Smoking also makes a person more susceptible to health conditions that can cause a sore throat, including a cold, the flu, and respiratory tract infections. This is because smoking weakens the functioning of the immune system.
Snoring is frequently associated with sore throat, and the two have risk factors such as smoking in common. A high frequency of sore throat is a risk factor for habitual snoring in children and sore throat was reported by over half of those snoring children who were subsequently diagnosed with obstructive sleep apnea. Sore throat may also be associated with obstructive sleep apnea in adults.
Shouting and voice loading may cause sore throat, as reported by people in professions that require use (and overuse) of their voice for their work. For example, aerobics instructors have reported an increased incidence of sore throat unrelated to illness since beginning instructing and the frequency of aerobics classes has been shown to significantly correlate with sore throat symptoms in instructors. Sore throat is also reported by school teachers.
Muscle tension dysphonia, or voice strain caused by muscle tightness, can occur even when there is no damage to the vocal cords.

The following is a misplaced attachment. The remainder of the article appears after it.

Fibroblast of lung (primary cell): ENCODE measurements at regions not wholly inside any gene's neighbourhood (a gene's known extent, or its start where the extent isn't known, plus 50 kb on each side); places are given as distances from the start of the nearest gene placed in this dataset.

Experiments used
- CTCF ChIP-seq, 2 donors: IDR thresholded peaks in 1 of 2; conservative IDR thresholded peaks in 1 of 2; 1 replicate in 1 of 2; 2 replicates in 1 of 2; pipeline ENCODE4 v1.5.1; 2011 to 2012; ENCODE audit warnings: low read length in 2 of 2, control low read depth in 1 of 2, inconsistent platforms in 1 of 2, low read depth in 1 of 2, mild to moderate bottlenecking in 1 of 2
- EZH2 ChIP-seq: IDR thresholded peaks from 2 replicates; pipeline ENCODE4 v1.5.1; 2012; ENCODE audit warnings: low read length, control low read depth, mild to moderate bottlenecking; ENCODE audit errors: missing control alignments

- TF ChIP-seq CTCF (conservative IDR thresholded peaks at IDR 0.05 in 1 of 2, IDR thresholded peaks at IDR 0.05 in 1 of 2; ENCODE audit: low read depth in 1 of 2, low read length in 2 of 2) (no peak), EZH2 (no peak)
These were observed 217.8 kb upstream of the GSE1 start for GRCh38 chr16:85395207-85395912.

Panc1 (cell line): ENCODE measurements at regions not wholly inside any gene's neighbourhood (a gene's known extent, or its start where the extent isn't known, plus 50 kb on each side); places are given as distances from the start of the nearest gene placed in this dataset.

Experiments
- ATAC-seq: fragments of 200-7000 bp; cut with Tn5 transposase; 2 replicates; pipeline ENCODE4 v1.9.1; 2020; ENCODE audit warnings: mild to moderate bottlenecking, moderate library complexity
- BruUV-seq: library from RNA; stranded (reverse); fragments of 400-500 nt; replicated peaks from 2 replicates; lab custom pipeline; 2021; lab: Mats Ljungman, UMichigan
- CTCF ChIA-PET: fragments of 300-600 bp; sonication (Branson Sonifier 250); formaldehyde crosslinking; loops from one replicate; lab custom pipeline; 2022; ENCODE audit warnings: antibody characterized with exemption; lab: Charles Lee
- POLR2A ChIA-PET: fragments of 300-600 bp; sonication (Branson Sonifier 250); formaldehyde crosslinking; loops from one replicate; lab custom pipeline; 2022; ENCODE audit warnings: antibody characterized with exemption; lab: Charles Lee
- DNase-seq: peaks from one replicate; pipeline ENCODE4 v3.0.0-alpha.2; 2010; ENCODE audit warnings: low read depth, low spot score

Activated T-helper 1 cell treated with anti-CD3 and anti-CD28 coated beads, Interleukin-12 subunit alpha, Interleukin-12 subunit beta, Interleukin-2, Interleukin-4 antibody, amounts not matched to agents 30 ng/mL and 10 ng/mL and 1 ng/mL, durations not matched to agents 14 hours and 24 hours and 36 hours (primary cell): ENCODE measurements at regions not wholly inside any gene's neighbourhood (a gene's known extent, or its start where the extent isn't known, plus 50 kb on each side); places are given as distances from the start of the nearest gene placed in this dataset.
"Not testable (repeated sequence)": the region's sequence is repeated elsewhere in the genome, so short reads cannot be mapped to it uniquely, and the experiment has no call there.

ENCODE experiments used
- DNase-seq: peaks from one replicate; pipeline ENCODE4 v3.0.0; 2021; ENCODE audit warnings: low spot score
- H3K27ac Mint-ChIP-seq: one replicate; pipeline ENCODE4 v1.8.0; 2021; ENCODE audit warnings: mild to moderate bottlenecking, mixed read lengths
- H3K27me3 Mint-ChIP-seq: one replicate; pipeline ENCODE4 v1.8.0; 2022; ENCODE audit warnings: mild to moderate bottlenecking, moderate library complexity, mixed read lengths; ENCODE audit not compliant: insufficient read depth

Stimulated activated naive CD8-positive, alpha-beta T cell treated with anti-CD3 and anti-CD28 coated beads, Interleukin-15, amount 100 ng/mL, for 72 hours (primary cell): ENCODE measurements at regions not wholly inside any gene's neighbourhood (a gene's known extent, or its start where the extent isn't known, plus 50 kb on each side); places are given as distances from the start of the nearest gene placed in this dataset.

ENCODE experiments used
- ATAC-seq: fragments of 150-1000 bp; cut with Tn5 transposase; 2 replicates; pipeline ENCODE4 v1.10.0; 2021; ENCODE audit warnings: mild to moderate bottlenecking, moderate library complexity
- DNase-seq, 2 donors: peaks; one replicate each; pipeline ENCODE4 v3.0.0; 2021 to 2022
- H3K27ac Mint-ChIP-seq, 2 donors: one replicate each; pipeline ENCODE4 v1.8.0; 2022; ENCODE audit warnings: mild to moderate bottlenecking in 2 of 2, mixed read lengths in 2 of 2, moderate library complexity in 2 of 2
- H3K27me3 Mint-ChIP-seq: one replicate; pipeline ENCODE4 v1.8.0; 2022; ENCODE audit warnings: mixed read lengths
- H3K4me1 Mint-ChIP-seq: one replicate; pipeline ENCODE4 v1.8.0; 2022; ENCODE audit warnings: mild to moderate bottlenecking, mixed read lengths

Drug-induced sore throat is a notable adverse effect of some medications, including angiotensin-converting enzyme inhibitors and chemotherapy agents. Sore throat is also a common problem in asthmatics taking inhaled corticosteroids, although these data may be in part confounded by a potential steroid-induced increased susceptibility to infection, including mycoses.
Concomitant illness can directly result in sore throat. For example, Kawasaki disease (a mucocutaneous vasculitis) typically causes pharyngitis in both adults and children. Furthermore, chronic pharyngitis is a common manifestation of gastroesophageal reflux disorder.
Other illnesses may be associated with sore throat due to a consequent increased predisposition to infection. Patients with newly diagnosed thyroiditis report sore throat as a first symptom.
Sick Building Syndrome
Indoor air pollution causes sick building syndrome, including sore throat. The underlying source of pollutants is thought to be poorly maintained moisture-related heating, ventilating, and air-conditioning components such as cooling coils and humidification systems. Thus, symptom prevalence is higher in buildings ventilated mechanically or with air-conditioning compared with naturally ventilated buildings.
Occupational or hazard-associated irritants that have been reported to cause sore throat include particulates, fumes, chemicals, and odors.
Particulates and fumes from a wide variety of industries have been implicated in sore throat, including pulp mills, woodworking, cement works, brick kilns, and factory exhaust emissions.
The burning of gas creates multiple pollutants, including nitrogen oxides, particulates, and volatile organic compounds. Gas-related pollution has been linked with sore throat. Cooking and fires are important sources of pollutants, and they may increase episodes of sore throat.
A variety of chemicals have been reported to cause sore throats including organic screen-printing solvents, boron oxide, and borax dust fluorinated hydrocarbons.
Sore throat is also a frequently reported (72 %) symptom in people with multiple chemical sensitivity syndrome.